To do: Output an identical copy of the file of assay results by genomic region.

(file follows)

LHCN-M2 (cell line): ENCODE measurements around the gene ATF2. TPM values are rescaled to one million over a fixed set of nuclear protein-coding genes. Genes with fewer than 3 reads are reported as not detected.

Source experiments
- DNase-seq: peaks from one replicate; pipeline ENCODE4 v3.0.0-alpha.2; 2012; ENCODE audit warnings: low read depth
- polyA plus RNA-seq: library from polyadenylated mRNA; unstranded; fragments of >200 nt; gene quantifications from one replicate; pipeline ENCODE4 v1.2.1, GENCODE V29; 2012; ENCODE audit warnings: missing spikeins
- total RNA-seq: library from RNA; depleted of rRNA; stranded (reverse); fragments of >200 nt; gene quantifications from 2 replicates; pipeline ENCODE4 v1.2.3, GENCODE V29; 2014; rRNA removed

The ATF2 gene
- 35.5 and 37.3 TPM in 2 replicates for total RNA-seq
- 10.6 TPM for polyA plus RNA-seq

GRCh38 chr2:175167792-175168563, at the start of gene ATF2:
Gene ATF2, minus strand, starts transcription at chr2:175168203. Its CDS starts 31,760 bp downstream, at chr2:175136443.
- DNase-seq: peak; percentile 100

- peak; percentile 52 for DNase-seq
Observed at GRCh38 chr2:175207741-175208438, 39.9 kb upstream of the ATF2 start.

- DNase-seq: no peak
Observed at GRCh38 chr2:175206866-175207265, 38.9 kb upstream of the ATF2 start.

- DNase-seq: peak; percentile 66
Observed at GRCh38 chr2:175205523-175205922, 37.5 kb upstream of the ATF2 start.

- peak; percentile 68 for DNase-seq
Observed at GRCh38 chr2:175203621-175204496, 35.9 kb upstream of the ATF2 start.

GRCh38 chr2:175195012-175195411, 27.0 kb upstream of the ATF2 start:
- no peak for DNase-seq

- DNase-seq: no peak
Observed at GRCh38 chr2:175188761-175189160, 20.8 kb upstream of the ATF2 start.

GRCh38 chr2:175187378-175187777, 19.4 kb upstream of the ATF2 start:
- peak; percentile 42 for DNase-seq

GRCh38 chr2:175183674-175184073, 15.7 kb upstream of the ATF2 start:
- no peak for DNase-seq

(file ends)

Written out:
LHCN-M2 (cell line): ENCODE measurements around the gene ATF2. TPM values are rescaled to one million over a fixed set of nuclear protein-coding genes. Genes with fewer than 3 reads are reported as not detected.

Source experiments
- DNase-seq: peaks from one replicate; pipeline ENCODE4 v3.0.0-alpha.2; 2012; ENCODE audit warnings: low read depth
- polyA plus RNA-seq: library from polyadenylated mRNA; unstranded; fragments of >200 nt; gene quantifications from one replicate; pipeline ENCODE4 v1.2.1, GENCODE V29; 2012; ENCODE audit warnings: missing spikeins
- total RNA-seq: library from RNA; depleted of rRNA; stranded (reverse); fragments of >200 nt; gene quantifications from 2 replicates; pipeline ENCODE4 v1.2.3, GENCODE V29; 2014; rRNA removed

The ATF2 gene
- 35.5 and 37.3 TPM in 2 replicates for total RNA-seq
- 10.6 TPM for polyA plus RNA-seq

GRCh38 chr2:175167792-175168563, at the start of gene ATF2:
Gene ATF2, minus strand, starts transcription at chr2:175168203. Its CDS starts 31,760 bp downstream, at chr2:175136443.
- DNase-seq: peak; percentile 100

- peak; percentile 52 for DNase-seq
Observed at GRCh38 chr2:175207741-175208438, 39.9 kb upstream of the ATF2 start.

- DNase-seq: no peak
Observed at GRCh38 chr2:175206866-175207265, 38.9 kb upstream of the ATF2 start.

- DNase-seq: peak; percentile 66
Observed at GRCh38 chr2:175205523-175205922, 37.5 kb upstream of the ATF2 start.

- peak; percentile 68 for DNase-seq
Observed at GRCh38 chr2:175203621-175204496, 35.9 kb upstream of the ATF2 start.

GRCh38 chr2:175195012-175195411, 27.0 kb upstream of the ATF2 start:
- no peak for DNase-seq

- DNase-seq: no peak
Observed at GRCh38 chr2:175188761-175189160, 20.8 kb upstream of the ATF2 start.

GRCh38 chr2:175187378-175187777, 19.4 kb upstream of the ATF2 start:
- peak; percentile 42 for DNase-seq

GRCh38 chr2:175183674-175184073, 15.7 kb upstream of the ATF2 start:
- no peak for DNase-seq